[openstack-dev] [tripleo] Logging in containerized services

Bogdan Dobrelya bdobreli at redhat.com
Wed Jul 19 08:26:26 UTC 2017

On 18.07.2017 21:27, Lars Kellogg-Stedman wrote:
> Our current model for logging in a containerized deployment has pretty
> much everything logging to files in a directory that has been
> bind-mounted from the host.  This has some advantages: primarily, it
> makes it easy for an operator on the local system to find logs,
> particularly if they have had some previous exposure to
> non-containerized deployments.
> There is strong demand for a centralized logging solution.  We've got
> one potential solution right now in the form of the fluentd service
> introduced in Newton, but this requires explicit registration of log
> files for every service.  I don't think it's an ideal solution, and I
> would like to explore some alternatives.
> Logging via syslog
> ==============
> For the purposes of the following, I'm going to assume that we're
> deploying on an EL-variant (RHEL/CentOS/etc), which means (a) journald
> owns /dev/log and (b) we're running rsyslog on the host and using the
> omjournal plugin to read messages from journald.
> If we bind mount /dev/log into containers and configure openstack
> services to log via syslog rather than via files, we get the following
> for free:
> - We get message-based rather than line-based logging.  This means that
> multiline tracebacks are handled correctly.
> - A single point of collection for logs.  If your host has been
> configured to ship logs to a centralized collector, logs from all of
> your services will be sent there without any additional configuration.
> - We get per-service message rate limiting from journald.
> - Log messages are annotated by journald with a variety of useful
> metadata, including the container id and a high resolution timestamp.
> - We can configure the syslog service on the host to continue to write
> files into legacy locations, so an operator looking to run grep against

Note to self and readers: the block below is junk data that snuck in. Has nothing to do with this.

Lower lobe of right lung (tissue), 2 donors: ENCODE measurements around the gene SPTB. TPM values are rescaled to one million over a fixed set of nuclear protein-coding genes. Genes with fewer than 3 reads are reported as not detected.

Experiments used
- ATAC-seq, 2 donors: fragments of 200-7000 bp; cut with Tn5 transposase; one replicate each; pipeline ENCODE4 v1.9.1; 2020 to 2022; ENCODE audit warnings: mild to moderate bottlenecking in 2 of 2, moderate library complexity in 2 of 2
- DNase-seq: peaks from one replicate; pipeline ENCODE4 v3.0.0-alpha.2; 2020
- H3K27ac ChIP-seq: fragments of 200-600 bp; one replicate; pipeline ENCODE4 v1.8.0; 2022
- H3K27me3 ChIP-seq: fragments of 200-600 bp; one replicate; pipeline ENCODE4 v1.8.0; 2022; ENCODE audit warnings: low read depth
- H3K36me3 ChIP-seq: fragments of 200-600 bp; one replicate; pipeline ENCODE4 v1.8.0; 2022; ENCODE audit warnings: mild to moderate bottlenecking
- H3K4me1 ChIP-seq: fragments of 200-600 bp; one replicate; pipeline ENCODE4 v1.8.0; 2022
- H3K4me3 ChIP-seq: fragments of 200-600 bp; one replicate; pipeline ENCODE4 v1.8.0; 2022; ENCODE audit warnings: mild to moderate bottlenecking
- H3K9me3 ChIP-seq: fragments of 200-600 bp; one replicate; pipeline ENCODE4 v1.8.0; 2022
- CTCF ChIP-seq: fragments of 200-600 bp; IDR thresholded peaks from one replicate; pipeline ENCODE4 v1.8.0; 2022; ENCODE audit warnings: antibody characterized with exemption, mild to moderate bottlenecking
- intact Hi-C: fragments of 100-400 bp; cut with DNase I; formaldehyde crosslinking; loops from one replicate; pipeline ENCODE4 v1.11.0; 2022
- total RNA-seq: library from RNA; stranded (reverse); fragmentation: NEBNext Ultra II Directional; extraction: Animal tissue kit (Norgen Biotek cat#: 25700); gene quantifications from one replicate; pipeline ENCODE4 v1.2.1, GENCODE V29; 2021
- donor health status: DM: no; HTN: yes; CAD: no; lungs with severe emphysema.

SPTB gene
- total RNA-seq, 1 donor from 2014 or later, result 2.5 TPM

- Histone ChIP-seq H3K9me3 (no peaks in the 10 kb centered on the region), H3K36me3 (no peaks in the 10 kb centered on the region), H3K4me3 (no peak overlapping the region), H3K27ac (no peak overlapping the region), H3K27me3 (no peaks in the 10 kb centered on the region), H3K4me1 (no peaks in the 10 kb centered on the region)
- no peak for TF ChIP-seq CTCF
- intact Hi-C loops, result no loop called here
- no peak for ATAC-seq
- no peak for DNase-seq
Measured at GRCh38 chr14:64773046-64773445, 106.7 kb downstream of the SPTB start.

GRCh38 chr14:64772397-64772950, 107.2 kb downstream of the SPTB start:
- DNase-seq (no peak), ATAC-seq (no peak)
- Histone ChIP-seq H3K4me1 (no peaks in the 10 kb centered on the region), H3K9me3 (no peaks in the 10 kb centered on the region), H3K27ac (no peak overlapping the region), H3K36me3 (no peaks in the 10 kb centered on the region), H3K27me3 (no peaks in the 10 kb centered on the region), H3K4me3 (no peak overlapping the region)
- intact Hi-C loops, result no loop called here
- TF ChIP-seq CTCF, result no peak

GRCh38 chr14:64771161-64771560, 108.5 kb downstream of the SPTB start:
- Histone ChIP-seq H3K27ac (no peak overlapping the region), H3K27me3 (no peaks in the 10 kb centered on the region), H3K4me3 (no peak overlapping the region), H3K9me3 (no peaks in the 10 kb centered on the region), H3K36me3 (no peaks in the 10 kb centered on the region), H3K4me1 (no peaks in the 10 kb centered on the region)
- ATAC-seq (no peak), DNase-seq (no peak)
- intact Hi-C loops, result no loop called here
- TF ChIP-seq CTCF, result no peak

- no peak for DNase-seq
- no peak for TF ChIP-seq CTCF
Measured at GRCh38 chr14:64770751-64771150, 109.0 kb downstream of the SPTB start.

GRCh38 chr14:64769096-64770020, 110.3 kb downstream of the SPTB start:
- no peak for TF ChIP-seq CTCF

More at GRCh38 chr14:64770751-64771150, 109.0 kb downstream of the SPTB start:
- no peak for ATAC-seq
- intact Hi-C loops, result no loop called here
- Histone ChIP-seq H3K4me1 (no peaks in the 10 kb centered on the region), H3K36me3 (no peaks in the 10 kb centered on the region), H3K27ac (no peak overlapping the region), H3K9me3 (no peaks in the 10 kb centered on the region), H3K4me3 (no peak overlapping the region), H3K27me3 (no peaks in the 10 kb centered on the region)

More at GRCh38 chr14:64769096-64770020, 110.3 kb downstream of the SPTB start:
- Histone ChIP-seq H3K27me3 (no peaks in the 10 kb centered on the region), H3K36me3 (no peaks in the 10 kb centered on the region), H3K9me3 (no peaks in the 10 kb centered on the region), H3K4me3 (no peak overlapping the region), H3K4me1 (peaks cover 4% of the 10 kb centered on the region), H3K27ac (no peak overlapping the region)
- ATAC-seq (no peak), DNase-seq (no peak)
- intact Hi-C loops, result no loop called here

> local log files will still have that ability.
> - Ryslog itself can send structured messages directly to an Elastic
> instance, which means that in a many deployments we would not require
> fluentd and its dependencies.
> - This plays well in environments where some services are running in
> containers and others are running on the host, because everything simply
> logs to /dev/log.

Plus it solves the log rotation (still have to be addressed [0] for Pike
though), out-of-box.

> Logging via stdin/stdout
> ==================
> A common pattern in the container world is to log everything to
> stdout/stderr.  This has some of the advantages of the above:
> - We can configure the container orchestration service to send logs to
> the journal or to another collector.
> - We get a different set of annotations on log messages.
> - This solution may play better with frameworks like Kubernetes that
> tend to isolate containers from the host a little more than using Docker
> or similar tools straight out of the box.
> But there are some disadvantages:
> - Some services only know how to log via syslog (e.g., swift and haproxy)
> - We're back to line-based vs. message-based logging.
> - It ends up being more difficult to expose logs at legacy locations.
> - The container orchestration layer may not implement the same message
> rate limiting we get with fluentd.
> Based on the above, I would like to suggest exploring a syslog-based
> logging model moving forward. What do people think about this idea? I've
> started putting together a spec
> at https://review.openstack.org/#/c/484922/ and I would welcome your input.

My vote goes for this option, but TBD for Queens. It won't make it for
Pike, as it looks too late for such amount of drastic changes, like
switching all OpenStack services to syslog, deploying additional
required components, and so on.

[0] https://bugs.launchpad.net/tripleo/+bug/1700912
[1] https://review.openstack.org/#/c/462900/

> Cheers,
> -- 
> Lars Kellogg-Stedman <lars at redhat.com <mailto:lars at redhat.com>>
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Best regards,
Bogdan Dobrelya,
Irc #bogdando

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